Your thoughts on the Pavelski goal depends on which team you root for. If you’re a Sabres fan, you hate everything about it. An unassisted goal means your team messed up, and clearly Butler misplays the puck and misses the man, allowing Pavelski to get a shot off while surrounded by blue sweaters. However, if you’re a Sharks fan you love the individual effort and the moves he puts on. Put it this way: if Tim Connolly scores that goal you’re raving for days, but since it was Pavelski you only shake your head.
I’ll be honest, I thought they were going to come back. With so much time left, you knew the crowd would respond and the Sabres would pick it up. San Jose did a great job breaking things up in the neutral zone, and they showed they know how to close games out. When you lose seven games all season you know a thing or two about finishing, and the Sharks were killing clock with ease. Doubt replaced confidence, and as a scattered few headed for the exits I wondered what happened to this game.
With a minute left things got a bit interesting. Buffalo pulled the goalie and worked hard on the last shift, keeping it in a few times and winning some battles along the wall. San Jose was content to keep it there, though, and time was running out. San Jose just knows exactly what to do here, and it was a case of the best team in the league coming through in the end.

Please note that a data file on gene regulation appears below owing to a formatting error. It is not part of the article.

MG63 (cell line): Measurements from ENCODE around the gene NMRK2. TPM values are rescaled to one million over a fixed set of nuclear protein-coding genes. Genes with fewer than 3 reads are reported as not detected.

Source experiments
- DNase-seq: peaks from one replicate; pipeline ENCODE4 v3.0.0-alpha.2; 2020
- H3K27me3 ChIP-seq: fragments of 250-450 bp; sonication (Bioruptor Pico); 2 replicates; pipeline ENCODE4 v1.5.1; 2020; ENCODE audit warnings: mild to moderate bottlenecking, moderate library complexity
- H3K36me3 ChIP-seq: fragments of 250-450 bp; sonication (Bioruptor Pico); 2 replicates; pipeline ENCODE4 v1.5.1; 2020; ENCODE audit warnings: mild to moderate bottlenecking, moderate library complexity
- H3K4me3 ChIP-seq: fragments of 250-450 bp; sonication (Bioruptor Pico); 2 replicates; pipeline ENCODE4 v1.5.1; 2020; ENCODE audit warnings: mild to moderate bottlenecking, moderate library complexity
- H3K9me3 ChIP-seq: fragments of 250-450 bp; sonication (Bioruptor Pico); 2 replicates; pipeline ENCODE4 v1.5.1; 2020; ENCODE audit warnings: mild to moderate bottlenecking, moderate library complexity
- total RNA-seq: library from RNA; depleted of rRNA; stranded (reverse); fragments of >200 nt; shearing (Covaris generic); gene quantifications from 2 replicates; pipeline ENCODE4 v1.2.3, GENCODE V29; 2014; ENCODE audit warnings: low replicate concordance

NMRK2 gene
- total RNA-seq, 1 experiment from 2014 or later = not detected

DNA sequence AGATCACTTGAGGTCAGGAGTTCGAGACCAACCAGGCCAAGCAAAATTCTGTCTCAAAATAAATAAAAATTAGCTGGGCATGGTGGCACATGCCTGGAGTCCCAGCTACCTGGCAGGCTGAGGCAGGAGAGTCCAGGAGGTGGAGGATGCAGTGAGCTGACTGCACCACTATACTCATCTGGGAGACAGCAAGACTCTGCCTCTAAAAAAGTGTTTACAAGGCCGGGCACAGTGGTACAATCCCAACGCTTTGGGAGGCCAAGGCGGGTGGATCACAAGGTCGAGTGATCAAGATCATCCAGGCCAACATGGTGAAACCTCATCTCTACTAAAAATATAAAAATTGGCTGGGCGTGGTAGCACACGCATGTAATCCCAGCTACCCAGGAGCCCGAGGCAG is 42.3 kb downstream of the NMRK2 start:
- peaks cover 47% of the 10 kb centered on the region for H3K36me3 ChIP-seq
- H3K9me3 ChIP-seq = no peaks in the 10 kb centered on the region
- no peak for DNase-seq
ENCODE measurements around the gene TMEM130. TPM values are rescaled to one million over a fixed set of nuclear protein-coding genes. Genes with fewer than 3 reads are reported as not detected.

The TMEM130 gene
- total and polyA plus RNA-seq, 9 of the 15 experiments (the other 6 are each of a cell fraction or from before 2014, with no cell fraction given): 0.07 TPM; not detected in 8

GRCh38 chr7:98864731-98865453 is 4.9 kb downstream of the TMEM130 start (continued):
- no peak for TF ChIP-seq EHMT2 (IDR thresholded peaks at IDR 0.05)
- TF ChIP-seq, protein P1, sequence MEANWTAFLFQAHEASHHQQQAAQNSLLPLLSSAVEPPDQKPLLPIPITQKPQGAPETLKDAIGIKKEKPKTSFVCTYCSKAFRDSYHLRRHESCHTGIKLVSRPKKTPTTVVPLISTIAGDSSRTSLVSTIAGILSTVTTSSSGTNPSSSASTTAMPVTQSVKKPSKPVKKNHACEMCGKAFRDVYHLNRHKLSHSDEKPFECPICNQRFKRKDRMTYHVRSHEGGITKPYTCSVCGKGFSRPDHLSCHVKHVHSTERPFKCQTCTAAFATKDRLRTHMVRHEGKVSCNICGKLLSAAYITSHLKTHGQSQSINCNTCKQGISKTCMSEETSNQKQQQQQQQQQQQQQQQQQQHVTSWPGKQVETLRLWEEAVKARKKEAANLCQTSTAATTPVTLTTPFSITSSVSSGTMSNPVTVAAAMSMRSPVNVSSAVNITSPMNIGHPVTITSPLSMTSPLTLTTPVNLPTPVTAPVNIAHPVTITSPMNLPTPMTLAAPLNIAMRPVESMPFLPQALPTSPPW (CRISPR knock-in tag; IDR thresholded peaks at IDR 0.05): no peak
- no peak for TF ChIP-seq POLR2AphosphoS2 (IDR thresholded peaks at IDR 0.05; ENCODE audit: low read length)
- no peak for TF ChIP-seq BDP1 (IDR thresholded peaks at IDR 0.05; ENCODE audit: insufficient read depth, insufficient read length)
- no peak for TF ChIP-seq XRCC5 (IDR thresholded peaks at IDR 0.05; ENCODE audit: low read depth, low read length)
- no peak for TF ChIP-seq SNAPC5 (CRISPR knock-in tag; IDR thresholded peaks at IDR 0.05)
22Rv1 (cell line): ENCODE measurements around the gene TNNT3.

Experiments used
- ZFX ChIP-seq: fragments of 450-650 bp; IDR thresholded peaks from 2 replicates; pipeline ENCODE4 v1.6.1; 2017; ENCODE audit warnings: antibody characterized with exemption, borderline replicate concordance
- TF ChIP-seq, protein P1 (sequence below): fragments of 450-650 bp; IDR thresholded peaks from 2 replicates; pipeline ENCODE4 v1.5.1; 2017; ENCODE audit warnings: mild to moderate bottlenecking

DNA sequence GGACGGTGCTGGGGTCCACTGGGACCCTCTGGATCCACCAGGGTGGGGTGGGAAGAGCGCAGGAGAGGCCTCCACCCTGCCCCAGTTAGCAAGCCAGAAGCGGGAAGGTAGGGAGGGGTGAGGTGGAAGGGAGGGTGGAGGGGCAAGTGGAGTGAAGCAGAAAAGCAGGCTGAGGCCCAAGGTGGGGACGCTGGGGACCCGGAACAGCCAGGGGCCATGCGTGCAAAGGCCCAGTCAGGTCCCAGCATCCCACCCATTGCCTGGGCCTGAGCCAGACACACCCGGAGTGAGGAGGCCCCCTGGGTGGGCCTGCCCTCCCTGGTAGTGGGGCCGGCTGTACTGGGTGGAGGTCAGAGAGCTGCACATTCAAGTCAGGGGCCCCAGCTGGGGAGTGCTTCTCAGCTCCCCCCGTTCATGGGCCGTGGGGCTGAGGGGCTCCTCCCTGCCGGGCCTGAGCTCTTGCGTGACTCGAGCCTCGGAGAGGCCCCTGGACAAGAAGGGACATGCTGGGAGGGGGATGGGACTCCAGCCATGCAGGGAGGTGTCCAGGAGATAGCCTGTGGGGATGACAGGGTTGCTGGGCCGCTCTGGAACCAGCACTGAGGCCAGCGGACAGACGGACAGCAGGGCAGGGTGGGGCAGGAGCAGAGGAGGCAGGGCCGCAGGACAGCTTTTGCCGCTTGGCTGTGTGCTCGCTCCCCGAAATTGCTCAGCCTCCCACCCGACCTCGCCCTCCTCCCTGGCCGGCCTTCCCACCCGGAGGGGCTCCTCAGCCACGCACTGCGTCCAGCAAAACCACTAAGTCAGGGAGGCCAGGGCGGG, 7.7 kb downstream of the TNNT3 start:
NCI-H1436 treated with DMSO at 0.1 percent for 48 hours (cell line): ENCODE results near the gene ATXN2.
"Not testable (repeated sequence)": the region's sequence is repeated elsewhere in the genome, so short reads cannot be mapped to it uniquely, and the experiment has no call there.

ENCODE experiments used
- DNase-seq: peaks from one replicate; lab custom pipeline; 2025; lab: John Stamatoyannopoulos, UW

With about ten seconds left and the puck in the far corner, I thought to myself, “it was too perfect.” Sometimes things just don’t work out, and maybe that first period would be enough to take away from a game like this. Then somehow it slips off Pominville’s stick and glides into the slot. Rivet winds up with six seconds left…
The picture says it all. Forget about the watermark and look at Rivet’s face. Can you imagine getting ready to take that shot? What’s going through his head? The trade that moved his family across the country? Two points in a tough playoff race? The plane crash and everything that happened earlier that day? July 4th? The hopes of an entire community? The human brain is an amazing thing, and it’s entirely possible that all of that flashed across his mind in under a second. Or maybe it was just, “Please, please get through.” Doesn’t matter. Tie game.